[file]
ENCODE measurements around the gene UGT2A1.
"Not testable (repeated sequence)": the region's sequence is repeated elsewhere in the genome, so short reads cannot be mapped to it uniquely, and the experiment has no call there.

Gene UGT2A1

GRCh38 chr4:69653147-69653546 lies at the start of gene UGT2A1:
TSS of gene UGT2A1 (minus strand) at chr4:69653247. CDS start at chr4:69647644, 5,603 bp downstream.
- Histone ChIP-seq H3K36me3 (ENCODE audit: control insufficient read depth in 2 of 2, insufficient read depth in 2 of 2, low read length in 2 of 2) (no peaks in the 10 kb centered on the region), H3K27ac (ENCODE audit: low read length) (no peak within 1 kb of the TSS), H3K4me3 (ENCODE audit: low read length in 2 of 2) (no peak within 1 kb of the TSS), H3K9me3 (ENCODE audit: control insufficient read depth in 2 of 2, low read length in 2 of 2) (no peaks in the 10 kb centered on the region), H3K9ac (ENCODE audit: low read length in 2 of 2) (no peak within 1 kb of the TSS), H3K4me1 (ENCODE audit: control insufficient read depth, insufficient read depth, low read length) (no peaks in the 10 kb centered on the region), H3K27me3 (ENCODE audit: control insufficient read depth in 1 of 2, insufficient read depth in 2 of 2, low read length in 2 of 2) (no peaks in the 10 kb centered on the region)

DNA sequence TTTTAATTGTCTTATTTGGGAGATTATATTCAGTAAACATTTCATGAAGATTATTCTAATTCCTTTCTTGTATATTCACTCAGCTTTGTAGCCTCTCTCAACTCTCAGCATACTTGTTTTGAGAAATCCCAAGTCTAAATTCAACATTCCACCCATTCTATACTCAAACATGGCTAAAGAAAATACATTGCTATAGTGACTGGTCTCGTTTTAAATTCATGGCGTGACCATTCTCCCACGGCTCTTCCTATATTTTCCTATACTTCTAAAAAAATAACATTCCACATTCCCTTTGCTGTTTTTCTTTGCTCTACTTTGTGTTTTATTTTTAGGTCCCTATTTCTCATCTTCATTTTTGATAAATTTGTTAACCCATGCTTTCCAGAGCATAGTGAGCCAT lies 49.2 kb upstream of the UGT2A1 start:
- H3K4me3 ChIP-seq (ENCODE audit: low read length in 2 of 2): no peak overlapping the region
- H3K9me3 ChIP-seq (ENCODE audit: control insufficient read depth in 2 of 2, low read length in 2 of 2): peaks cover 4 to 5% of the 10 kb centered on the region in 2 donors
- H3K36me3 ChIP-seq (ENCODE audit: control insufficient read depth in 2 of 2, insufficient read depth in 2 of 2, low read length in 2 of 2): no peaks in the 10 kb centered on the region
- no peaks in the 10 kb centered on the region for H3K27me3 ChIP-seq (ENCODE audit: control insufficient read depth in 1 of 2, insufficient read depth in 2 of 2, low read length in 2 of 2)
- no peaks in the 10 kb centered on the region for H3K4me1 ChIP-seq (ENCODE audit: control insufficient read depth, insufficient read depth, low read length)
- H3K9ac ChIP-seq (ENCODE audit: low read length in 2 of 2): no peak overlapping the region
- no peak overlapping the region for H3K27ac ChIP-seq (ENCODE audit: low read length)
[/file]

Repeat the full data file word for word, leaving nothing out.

ENCODE measurements around the gene UGT2A1.
"Not testable (repeated sequence)": the region's sequence is repeated elsewhere in the genome, so short reads cannot be mapped to it uniquely, and the experiment has no call there.

Gene UGT2A1

GRCh38 chr4:69653147-69653546 lies at the start of gene UGT2A1:
TSS of gene UGT2A1 (minus strand) at chr4:69653247. CDS start at chr4:69647644, 5,603 bp downstream.
- Histone ChIP-seq H3K36me3 (ENCODE audit: control insufficient read depth in 2 of 2, insufficient read depth in 2 of 2, low read length in 2 of 2) (no peaks in the 10 kb centered on the region), H3K27ac (ENCODE audit: low read length) (no peak within 1 kb of the TSS), H3K4me3 (ENCODE audit: low read length in 2 of 2) (no peak within 1 kb of the TSS), H3K9me3 (ENCODE audit: control insufficient read depth in 2 of 2, low read length in 2 of 2) (no peaks in the 10 kb centered on the region), H3K9ac (ENCODE audit: low read length in 2 of 2) (no peak within 1 kb of the TSS), H3K4me1 (ENCODE audit: control insufficient read depth, insufficient read depth, low read length) (no peaks in the 10 kb centered on the region), H3K27me3 (ENCODE audit: control insufficient read depth in 1 of 2, insufficient read depth in 2 of 2, low read length in 2 of 2) (no peaks in the 10 kb centered on the region)

DNA sequence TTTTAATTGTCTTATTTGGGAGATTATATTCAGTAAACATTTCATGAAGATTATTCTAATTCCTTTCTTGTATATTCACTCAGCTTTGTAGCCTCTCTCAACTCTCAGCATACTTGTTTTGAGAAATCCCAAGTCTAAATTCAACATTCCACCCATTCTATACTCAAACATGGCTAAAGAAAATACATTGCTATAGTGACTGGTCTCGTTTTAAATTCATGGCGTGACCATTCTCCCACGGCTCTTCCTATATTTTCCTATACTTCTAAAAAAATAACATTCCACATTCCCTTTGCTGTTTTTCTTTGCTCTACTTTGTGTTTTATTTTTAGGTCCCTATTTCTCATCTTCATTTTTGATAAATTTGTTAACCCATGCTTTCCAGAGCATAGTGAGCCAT lies 49.2 kb upstream of the UGT2A1 start:
- H3K4me3 ChIP-seq (ENCODE audit: low read length in 2 of 2): no peak overlapping the region
- H3K9me3 ChIP-seq (ENCODE audit: control insufficient read depth in 2 of 2, low read length in 2 of 2): peaks cover 4 to 5% of the 10 kb centered on the region in 2 donors
- H3K36me3 ChIP-seq (ENCODE audit: control insufficient read depth in 2 of 2, insufficient read depth in 2 of 2, low read length in 2 of 2): no peaks in the 10 kb centered on the region
- no peaks in the 10 kb centered on the region for H3K27me3 ChIP-seq (ENCODE audit: control insufficient read depth in 1 of 2, insufficient read depth in 2 of 2, low read length in 2 of 2)
- no peaks in the 10 kb centered on the region for H3K4me1 ChIP-seq (ENCODE audit: control insufficient read depth, insufficient read depth, low read length)
- H3K9ac ChIP-seq (ENCODE audit: low read length in 2 of 2): no peak overlapping the region
- no peak overlapping the region for H3K27ac ChIP-seq (ENCODE audit: low read length)